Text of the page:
This Thanksgiving week I'm not going to complain that friends, already retired, are taking a whole week to relax in a mountain cottage. I will be grateful for a couple of days away from the office.
I'm not going to complain about the cold weather that swept in suddenly after the mildest early November in several years. I will be grateful for moments in front of the living room fireplace and for the brisk snap in the dry, chilled air. I'm grateful to be able to run for three miles without being drenched in sweat.
I won't complain about the fallen leaves I must rake (raking on Thanksgiving Day is a family tradition). I will be grateful for the shade those leaves provided and for the mulch they now provide in the expanded natural area where they rest and decay.
I won't complain about the family members who won't be with the rest of the family this year. I will be grateful that they have shared this holiday with us before, and they will have other chances to join us in the future.
I won't complain about the football games on television, no matter who is playing, and I won't disrupt others' enjoyment by fixating on the game or shouting at the teams on TV. I will be grateful for people willing to give up their holidays with family so that they can serve, protect or, yes, entertain others.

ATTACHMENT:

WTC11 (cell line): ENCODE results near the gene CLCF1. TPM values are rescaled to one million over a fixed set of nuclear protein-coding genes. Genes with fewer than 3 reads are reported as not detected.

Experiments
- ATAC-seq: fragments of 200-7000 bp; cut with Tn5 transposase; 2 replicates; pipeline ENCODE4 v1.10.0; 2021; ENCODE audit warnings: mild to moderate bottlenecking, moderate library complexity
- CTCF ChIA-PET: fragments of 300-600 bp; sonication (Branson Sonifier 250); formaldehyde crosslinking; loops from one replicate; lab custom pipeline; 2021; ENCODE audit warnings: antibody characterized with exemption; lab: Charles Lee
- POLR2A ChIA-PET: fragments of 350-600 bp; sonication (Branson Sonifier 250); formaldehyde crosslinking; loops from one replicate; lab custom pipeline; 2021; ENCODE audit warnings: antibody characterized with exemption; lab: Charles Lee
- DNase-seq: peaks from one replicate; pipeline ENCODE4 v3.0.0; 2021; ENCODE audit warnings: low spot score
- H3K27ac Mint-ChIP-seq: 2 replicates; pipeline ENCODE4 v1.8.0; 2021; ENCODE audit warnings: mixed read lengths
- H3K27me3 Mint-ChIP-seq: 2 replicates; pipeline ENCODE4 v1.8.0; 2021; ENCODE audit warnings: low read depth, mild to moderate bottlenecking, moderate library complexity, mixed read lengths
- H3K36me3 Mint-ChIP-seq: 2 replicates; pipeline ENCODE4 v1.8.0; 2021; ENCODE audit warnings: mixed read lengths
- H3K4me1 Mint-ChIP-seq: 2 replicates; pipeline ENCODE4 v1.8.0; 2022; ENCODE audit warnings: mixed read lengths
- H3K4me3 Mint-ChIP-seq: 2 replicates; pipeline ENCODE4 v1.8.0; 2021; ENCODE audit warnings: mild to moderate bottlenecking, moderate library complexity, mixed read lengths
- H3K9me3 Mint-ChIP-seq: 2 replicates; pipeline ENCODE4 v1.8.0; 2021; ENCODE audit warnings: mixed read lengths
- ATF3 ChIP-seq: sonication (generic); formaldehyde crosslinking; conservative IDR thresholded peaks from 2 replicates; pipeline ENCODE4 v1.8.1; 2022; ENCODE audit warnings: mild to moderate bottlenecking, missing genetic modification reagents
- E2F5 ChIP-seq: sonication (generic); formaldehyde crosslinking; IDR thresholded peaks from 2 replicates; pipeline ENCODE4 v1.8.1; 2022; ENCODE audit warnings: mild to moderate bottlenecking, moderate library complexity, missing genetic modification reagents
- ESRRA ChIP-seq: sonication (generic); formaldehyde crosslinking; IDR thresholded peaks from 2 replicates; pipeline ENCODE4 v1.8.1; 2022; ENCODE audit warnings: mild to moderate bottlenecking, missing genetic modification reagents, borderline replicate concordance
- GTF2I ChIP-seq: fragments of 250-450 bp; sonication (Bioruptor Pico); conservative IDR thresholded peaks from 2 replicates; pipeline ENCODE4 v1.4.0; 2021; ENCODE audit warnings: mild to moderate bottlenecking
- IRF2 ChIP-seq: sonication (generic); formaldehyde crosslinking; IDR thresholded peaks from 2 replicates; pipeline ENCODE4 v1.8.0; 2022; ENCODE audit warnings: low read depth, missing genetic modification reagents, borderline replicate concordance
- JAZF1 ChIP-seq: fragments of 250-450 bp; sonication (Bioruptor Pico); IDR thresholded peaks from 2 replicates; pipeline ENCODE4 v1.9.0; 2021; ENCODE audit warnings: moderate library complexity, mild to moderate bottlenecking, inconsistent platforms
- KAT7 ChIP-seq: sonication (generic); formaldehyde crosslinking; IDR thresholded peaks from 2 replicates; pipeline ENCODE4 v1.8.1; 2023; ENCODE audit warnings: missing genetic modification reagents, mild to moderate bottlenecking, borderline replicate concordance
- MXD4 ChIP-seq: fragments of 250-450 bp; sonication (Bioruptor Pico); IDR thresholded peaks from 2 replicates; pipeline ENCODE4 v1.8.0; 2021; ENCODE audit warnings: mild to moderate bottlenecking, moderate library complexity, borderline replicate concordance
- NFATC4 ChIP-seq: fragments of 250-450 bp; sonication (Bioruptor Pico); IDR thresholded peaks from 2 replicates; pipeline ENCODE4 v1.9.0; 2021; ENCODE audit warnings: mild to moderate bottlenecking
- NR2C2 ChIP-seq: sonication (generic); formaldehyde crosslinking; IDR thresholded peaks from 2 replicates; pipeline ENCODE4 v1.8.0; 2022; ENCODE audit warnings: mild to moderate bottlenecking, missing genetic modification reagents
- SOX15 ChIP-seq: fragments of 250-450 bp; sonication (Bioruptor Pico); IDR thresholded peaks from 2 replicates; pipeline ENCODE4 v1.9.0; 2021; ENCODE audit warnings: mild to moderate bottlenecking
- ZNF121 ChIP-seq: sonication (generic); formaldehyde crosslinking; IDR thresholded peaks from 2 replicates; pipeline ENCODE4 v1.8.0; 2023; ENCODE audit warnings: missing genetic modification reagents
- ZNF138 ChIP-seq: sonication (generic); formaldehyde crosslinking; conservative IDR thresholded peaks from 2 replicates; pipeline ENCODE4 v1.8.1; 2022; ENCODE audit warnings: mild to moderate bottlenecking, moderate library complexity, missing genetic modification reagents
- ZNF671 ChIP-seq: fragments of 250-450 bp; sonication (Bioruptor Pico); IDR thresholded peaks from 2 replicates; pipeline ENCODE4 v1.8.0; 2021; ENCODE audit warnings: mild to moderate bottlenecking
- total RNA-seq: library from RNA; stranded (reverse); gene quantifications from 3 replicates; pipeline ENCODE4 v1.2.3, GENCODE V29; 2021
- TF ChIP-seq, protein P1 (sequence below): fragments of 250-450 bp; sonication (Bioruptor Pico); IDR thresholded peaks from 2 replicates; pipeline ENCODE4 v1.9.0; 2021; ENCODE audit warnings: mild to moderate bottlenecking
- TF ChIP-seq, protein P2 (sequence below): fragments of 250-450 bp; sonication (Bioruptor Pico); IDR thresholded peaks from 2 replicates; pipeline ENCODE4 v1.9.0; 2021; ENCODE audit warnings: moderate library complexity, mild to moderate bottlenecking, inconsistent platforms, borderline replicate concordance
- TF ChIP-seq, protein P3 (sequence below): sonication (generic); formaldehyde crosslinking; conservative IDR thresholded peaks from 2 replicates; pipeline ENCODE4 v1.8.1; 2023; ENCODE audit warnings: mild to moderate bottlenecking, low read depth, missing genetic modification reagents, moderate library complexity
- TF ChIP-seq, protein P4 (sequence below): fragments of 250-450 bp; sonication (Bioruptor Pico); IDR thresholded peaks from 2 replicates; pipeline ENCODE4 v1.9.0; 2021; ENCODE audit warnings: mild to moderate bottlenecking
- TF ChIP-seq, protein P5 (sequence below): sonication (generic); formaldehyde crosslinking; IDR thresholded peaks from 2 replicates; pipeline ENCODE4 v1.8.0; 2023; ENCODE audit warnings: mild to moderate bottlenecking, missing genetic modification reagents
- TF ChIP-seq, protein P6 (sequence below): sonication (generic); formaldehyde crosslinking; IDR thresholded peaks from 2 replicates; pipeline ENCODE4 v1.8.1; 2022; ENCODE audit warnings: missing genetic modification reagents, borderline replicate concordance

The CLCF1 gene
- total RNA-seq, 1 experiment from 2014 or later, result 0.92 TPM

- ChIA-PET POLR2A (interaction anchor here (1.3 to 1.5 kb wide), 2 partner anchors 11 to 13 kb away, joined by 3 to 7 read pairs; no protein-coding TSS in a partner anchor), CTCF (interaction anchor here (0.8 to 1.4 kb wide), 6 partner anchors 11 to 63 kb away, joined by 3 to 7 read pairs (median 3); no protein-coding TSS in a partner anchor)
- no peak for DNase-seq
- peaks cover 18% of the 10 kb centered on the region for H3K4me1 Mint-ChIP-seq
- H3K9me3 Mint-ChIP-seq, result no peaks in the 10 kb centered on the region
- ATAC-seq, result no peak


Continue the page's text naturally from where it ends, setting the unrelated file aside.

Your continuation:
I won't complain about the stores that are already decorated for Christmas, as if Thanksgiving, the purest, least commercialized of holidays, didn't exist. I will be grateful for the Thanksgiving in family homes with crowds gathered and kitchens crowded with cooks and helpers, for heartfelt joy at being together, for multiple generations gathered around one table (or two or three).
I won't complain that our gathering will be absent those family members who shaped my memories of Thanksgiving but are now departed. I will be grateful instead for the many Thanksgivings we shared and for the many lessons we learned at their tables and for the nurturing that filled us with more than food and prepared us for this day of gratitude.